SARS taxpayers crackdown with harsher punishments

SARS is intensifying its scrutiny of South African taxpayers by collaborating with the Hawks to investigate defaulting taxpayers and hand down harsher punishments. 

While many taxpayers have previously expected minor repercussions such as fines and interest charges, SARS has introduced a revised prosecution strategy. 

With the assistance of the Hawks and SAPS, it promises harsher punishments for taxpayers who default and tighter compliance with regulations. 

Danielle Luwes, tax director at Hobbs Sinclair Advisory, said that all indications suggest the tax authorities actively pursue the arrest and prosecution of taxpayers who fail to disclose their taxable income accurately. 

The fruits of SARS’ efforts are evident in the record tax collection figures. For the fiscal year ending March, SARS collected gross tax revenue of R2.16 trillion—R10 billion more than the Treasury’s last estimate in February. 

The 2023/24 tax take was R52 billion more than the previous year, thanks to more than 8% growth in VAT (R448 billion) and personal income tax (R651 billion). 

These figures indicate a significant increase in tax compliance and a clampdown on outstanding personal income tax. 

SARS is making a concerted effort to uncover individual citizens who are avoiding their tax obligations or not submitting correctly under the wilful non-compliance category. 

The revenue office relies on personal information, artificial intelligence, and machine learning algorithms to track activity and red-flag non-compliant taxpayers. 

SARS will monitor flight activity, such as frequent international travel, and luxury purchases, such as high-end vehicles or luxury vacations, and conduct a luxury audit to determine whether an individual exhibits a lifestyle that does not match the tax return.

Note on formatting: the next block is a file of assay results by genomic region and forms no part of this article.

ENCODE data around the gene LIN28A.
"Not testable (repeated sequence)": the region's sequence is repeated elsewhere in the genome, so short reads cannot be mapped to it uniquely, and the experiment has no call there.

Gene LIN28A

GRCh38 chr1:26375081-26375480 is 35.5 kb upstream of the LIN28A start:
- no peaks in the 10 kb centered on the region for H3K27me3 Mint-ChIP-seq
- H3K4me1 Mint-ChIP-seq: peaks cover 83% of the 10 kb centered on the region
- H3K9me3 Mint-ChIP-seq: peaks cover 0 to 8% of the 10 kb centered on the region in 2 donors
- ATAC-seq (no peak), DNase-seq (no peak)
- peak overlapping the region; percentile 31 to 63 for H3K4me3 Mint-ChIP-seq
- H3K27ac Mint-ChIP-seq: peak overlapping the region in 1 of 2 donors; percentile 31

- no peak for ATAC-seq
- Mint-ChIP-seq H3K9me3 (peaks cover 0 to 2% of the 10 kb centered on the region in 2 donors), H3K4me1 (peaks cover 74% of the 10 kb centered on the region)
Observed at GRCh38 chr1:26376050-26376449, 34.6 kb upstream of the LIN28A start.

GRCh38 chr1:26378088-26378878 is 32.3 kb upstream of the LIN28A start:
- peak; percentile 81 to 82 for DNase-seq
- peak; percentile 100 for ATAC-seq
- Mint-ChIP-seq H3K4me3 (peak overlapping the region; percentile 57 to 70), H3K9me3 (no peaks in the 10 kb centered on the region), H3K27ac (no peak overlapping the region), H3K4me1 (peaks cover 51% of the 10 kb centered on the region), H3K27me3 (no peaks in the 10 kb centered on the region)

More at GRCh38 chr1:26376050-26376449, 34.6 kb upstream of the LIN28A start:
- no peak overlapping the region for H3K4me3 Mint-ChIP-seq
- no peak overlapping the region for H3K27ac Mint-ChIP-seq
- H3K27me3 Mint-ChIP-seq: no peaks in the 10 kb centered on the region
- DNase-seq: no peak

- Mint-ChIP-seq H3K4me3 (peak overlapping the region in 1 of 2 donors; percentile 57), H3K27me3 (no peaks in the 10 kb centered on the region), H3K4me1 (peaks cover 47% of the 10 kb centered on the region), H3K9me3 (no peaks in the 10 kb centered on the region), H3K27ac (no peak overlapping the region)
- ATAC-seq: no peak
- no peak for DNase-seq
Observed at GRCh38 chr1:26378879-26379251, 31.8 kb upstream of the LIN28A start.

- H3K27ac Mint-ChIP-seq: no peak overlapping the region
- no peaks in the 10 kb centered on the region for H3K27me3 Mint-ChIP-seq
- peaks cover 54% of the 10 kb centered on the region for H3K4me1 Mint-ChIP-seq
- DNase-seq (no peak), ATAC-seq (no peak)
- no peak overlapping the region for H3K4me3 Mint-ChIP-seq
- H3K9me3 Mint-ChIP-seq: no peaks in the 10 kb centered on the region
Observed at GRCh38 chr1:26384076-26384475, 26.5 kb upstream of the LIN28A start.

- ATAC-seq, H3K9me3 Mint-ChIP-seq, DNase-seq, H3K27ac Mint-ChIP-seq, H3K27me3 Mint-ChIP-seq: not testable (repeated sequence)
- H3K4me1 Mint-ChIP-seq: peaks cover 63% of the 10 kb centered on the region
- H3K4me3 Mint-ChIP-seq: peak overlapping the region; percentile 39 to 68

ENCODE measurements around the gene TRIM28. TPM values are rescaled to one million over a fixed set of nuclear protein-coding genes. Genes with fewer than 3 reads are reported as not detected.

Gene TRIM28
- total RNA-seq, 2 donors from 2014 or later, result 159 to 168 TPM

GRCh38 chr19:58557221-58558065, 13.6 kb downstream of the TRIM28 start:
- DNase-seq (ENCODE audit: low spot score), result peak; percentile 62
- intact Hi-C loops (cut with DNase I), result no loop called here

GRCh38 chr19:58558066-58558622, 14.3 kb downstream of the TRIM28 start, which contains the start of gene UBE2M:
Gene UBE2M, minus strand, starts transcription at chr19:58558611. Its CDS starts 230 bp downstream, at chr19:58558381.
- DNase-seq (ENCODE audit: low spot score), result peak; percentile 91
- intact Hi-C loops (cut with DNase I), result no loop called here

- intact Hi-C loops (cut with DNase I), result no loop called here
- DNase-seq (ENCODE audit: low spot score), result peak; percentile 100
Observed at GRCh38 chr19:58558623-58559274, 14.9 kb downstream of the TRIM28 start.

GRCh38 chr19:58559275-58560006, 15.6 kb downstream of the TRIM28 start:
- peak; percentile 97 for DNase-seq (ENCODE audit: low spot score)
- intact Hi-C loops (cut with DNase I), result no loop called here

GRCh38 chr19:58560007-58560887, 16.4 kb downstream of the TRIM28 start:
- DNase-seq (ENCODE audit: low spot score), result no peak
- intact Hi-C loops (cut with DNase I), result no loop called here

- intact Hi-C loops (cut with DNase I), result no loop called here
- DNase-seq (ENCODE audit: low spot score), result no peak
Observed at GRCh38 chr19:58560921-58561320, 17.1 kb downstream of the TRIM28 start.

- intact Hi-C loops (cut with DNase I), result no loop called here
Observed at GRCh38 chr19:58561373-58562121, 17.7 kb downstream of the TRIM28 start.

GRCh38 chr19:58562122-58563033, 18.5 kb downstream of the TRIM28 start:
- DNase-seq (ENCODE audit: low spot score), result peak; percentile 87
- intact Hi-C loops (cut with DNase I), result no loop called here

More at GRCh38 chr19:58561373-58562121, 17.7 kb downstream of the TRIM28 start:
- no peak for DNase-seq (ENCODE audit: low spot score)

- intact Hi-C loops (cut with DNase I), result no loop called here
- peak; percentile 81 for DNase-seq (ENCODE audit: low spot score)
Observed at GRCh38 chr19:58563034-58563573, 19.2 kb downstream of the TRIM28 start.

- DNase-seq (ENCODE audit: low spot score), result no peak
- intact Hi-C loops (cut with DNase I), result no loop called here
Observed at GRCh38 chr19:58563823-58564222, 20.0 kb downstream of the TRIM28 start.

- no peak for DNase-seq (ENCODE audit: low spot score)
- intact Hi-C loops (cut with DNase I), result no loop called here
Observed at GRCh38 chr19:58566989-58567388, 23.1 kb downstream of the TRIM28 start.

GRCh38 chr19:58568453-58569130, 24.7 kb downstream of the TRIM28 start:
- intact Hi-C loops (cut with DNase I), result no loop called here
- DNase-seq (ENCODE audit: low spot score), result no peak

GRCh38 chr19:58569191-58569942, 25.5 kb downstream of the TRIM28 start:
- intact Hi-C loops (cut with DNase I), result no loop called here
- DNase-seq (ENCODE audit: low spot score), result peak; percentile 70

“We have seen in recent reports of individuals being arrested and imprisoned, which is a serious warning that being non-compliant is a very dangerous place to be,” she warned.

Aside from homing in on taxpayers, SARS is also imposing harsher punishments on South Africans who default on their tax payments. 

Tax Consulting SA’s Jashwin Baijoo said the Johannesburg High Court recently handed down a sentence of a cumulative 205 years behind bars to a “VAT Fraud Syndicate”.

Broken down, individual sentences ranged from 5 years to 65 years for fraudulent VAT claims from SARS, estimated at over R200 million.

He said that while this is just one case, criminal convictions from SARS have been plentiful over the last few years.

These convictions stem from lifestyle audits, fraudulent return submissions, and anything else deemed a “serious tax offence”. 

A “tax offence” can take the form of any contravention of a tax act including the criminal offences specifically listed and in relation to taxpayer non-compliance.

“This may come across as quite broad, and perhaps that is the intention as taxpayers may face fines or even imprisonment for a wide range of contraventions,” he said.

Therefore, tax offences could include –

  • Submission or issuance of false documentation or certification.
  • Obstruction of a SARS Official in carrying out their duties.
  • Failing to notify SARS of a change in registered details.
  • Failing to submit a tax return or retain sufficient records.

“These strong statements on eradicating non-compliance by SARS may be perceived by the man on the street as a recent development, but criminal prosecution is something which has long been on the cards for the revenue collector and is simply now more public than before,” Baijoo said.


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